What GD Gabapentin is used for and how to use it
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GD Gabapentin - Consumer Medicine Information

Manufacture: Pfizer Inc.
Country: Canada
Condition: Epilepsy, Postherpetic Neuralgia
Class: Gamma-aminobutyric acid analogs
Form: Tablets, Capsules
Ingredients: gabapentin, corn starch, gabapentin, lactose, and talc, Capsule shells may contain: FD&C Blue No. 2, gelatin, red iron oxide, silicon dioxide, sodium lauryl sulfate, titanium dioxide, and yellow iron oxide; GD-gabapentin is available in both capsules (containing 100 mg, 300 mg or 400 mg gabapentin) and in tablets (containing 600 mg or 800 mg of gabapentin)

(gabapentin)

About This Medication

What the Medication is Used For

GD-gabapentin (gabapentin) belongs to the family of medicines called antiepileptic drugs and is used for treating epilepsy (seizures).

What It Does

GD-gabapentin has been prescribed for you by your doctor to reduce your number of seizures.

When It Should not be Used

Do not use GD-gabapentin if you are allergic to it or any of the components in the formulation (see list of components under nonmedicinal ingredients). Stop taking the drug and contact your doctor immediately if you experience an allergic reaction or any severe or unusual side effects while taking the drug.

What the Medicinal Ingredient Is

Gabapentin

What the Nonmedicinal Ingredients Are

GD-gabapentin Capsules:
Corn starch, gabapentin, lactose, and talc, Capsule shells may contain: FD&C Blue No. 2, gelatin, red iron oxide, silicon dioxide, sodium lauryl sulfate, titanium dioxide, and yellow iron oxide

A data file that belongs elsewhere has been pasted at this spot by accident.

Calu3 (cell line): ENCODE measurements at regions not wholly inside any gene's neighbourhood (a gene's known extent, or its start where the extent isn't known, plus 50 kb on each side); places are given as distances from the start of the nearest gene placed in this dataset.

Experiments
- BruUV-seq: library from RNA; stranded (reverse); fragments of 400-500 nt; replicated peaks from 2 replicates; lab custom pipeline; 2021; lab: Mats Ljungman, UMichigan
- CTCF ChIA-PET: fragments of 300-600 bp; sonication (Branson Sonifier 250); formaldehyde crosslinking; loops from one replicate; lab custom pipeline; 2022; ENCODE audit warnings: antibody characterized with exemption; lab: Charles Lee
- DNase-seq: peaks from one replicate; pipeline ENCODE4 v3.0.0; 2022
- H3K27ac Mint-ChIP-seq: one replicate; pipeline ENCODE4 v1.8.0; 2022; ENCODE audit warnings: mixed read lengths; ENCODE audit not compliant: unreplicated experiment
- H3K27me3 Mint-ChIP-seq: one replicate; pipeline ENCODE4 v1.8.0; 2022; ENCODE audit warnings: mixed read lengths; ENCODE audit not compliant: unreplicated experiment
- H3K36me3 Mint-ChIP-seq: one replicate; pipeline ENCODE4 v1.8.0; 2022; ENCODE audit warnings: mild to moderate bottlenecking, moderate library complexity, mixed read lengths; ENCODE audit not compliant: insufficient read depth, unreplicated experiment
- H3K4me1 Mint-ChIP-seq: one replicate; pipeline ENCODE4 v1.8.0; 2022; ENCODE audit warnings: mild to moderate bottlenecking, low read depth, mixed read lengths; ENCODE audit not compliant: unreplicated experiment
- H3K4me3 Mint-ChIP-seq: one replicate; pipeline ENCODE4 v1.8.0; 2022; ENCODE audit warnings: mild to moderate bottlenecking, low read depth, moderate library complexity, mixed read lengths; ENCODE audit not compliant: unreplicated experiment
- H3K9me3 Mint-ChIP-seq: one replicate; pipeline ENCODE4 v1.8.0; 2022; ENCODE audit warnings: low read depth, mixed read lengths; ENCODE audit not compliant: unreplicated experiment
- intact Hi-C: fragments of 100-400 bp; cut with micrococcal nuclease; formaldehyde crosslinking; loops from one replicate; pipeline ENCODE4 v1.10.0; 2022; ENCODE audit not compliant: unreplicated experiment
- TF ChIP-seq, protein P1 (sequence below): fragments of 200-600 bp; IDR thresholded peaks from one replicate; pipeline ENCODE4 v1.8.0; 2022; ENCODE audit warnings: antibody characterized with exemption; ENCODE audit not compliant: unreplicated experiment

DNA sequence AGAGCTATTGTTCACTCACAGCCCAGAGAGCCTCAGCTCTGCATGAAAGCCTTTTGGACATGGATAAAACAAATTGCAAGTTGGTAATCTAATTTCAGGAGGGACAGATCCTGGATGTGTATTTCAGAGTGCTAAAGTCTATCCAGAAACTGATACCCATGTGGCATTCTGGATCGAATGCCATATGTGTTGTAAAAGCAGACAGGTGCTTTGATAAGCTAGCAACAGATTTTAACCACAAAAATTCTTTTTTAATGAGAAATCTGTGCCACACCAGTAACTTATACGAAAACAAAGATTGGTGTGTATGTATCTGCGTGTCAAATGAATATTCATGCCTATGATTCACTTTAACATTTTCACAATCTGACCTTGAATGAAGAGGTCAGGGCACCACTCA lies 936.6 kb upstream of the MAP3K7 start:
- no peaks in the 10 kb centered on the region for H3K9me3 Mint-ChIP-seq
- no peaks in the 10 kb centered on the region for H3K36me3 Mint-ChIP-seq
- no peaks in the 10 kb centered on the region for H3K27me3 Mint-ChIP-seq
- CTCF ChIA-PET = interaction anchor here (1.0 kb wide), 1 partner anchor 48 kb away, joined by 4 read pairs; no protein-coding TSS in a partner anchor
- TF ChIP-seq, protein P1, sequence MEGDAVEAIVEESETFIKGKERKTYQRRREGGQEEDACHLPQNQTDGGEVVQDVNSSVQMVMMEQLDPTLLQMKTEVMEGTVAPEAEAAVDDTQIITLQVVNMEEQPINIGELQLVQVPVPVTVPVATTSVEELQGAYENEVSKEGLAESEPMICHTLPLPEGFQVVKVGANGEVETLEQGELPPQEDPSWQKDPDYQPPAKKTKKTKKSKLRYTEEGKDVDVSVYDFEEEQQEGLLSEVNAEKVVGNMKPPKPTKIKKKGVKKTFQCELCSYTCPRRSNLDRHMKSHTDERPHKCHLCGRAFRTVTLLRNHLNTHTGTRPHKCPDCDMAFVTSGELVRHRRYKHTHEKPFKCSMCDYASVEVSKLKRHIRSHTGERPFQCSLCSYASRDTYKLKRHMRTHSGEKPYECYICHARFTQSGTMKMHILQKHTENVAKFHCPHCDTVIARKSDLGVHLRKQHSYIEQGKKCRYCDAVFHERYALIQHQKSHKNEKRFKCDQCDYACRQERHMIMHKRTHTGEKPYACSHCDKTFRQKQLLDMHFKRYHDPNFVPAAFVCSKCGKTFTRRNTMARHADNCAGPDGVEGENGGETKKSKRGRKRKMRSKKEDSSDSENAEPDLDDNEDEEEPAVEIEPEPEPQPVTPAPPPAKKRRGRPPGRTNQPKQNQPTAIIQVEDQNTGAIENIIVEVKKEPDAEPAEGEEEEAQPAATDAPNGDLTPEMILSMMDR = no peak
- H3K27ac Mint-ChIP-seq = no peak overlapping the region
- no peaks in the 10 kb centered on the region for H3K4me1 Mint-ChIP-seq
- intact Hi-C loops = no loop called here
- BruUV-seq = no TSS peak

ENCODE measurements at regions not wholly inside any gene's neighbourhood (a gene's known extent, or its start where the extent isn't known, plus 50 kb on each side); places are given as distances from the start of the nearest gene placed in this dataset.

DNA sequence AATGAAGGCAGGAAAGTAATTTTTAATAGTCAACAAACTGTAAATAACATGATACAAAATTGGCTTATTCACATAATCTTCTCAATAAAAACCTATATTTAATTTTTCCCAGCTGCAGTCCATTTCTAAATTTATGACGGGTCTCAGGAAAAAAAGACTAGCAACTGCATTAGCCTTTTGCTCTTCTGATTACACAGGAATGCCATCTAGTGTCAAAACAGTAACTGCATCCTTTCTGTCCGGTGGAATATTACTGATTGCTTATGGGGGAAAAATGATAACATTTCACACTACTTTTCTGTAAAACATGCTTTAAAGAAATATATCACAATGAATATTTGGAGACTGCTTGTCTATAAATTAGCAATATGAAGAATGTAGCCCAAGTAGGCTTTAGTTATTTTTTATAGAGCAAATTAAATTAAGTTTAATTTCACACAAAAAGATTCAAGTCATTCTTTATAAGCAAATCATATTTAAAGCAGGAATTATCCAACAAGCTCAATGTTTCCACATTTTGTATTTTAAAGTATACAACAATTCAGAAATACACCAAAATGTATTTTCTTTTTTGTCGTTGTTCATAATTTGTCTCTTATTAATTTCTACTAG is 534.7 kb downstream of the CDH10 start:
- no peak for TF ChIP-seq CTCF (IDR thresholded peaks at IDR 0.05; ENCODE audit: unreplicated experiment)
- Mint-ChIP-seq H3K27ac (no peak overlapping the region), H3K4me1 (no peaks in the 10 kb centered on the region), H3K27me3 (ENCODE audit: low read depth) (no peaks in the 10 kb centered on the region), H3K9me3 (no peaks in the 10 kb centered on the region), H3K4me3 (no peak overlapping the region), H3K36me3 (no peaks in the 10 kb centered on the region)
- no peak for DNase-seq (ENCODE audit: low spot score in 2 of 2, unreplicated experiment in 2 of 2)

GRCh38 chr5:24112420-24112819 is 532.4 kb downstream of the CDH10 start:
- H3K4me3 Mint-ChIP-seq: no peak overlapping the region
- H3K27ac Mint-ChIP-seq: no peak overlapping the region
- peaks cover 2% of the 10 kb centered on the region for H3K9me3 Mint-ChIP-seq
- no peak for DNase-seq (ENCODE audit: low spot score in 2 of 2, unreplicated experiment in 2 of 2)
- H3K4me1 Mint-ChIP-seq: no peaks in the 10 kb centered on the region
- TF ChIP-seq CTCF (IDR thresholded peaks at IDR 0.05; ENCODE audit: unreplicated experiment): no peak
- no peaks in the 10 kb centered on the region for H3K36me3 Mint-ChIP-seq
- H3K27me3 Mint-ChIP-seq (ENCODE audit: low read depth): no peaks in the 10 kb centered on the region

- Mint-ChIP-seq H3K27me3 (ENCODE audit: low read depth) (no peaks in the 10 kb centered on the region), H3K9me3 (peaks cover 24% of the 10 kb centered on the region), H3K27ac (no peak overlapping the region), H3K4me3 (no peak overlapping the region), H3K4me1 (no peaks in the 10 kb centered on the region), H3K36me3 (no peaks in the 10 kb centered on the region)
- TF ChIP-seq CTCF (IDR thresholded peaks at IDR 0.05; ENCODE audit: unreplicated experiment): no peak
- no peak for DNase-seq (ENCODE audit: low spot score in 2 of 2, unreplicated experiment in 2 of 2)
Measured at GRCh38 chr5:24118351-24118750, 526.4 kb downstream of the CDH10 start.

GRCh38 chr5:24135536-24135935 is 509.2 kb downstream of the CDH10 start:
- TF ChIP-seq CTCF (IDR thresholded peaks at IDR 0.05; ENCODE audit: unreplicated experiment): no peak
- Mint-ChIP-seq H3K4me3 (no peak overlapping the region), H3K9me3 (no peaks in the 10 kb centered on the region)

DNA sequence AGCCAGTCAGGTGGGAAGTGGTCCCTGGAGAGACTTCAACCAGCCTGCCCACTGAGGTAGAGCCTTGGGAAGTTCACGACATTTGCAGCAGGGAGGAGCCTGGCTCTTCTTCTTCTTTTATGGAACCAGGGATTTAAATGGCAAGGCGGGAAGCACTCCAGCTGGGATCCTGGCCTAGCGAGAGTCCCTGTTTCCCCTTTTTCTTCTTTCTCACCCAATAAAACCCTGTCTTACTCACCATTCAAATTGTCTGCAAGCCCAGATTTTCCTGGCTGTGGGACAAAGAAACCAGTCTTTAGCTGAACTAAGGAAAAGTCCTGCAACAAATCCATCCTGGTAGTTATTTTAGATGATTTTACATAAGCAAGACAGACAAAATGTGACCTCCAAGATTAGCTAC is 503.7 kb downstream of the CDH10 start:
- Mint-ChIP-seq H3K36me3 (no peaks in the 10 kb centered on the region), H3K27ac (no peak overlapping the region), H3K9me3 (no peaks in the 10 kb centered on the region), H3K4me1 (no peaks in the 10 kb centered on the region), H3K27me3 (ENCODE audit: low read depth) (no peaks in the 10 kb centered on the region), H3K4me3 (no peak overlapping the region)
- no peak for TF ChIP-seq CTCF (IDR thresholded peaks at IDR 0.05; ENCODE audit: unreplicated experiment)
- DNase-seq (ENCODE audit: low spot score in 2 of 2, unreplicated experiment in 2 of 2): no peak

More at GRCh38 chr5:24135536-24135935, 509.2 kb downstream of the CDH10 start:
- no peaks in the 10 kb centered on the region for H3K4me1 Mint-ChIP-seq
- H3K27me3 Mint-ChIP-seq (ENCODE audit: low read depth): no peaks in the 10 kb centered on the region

GD-gabapentin Tablets:
Candelilla wax, copolyvidone, corn starch, hydroxypropylcellulose, poloxamer 407 NF, magnesium stearate, and talc.

What Dosage Forms It Comes In

GD-gabapentin is available in both capsules (containing 100 mg, 300 mg or 400 mg gabapentin) and in tablets (containing 600 mg or 800 mg of gabapentin).

Warnings and Precautions

BEFORE you use GD-gabapentin, tell your doctor or pharmacist:

  • All your medical conditions, especially if you have any kidney disease.
  • If you are taking any other medicines (prescription and non-prescription).
  • If you have ever had an allergic reaction to medication, food, etc.
  • If you are pregnant or thinking about becoming pregnant.
  • If you are breast-feeding.
  • If you have a history of alcohol or drug abuse.
  • Your habits of alcohol consumption.
  • If you drive a vehicle or perform hazardous tasks during your work.
  • A small number of people being treated with antiepileptics have had thoughts of harming or killing themselves. If at any time you have these thoughts when taking GD-gabapentin, contact your doctor.

It is important for your doctor to have all of the above information before prescribing treatment and dosage.

Interactions With This Medication

Tell your doctor if you start or stop taking opioids such as morphine or hydrocodone. Opioids may increase the levels of GD-gabapentin in your blood. If you experience increased side effects such as drowsiness or slowed breathing while taking these drugs together, the dose of GD-gabapentin or opioid may need to be adjusted.

Avoid alcoholic drinks while taking GD-gabapentin.

Proper Use of This Medication

Usual Dose

  • It is very important that you take GD-gabapentin exactly as your doctor has instructed.
  • GD-gabapentin may be taken with or without food.
  • You should not increase or decrease the amount of GDgabapentin you are taking unless your doctor tells you to.
  • Do not stop taking it abruptly because your seizures may increase.

Overdose

If you have taken a large number of tablets or capsules all at once, contact your doctor or nearest hospital emergency department, even though you may not feel sick. Show the doctor your bottle of medication.

Missed Dose

If you miss a dose, take it as soon as possible. However, if it is within 4 hours of your next dose do not take the missed dose and return to your regular dosing schedule. Do not allow more than 12 hours to go by between doses because your seizures may increase. If that happens, consult your doctor as soon as possible.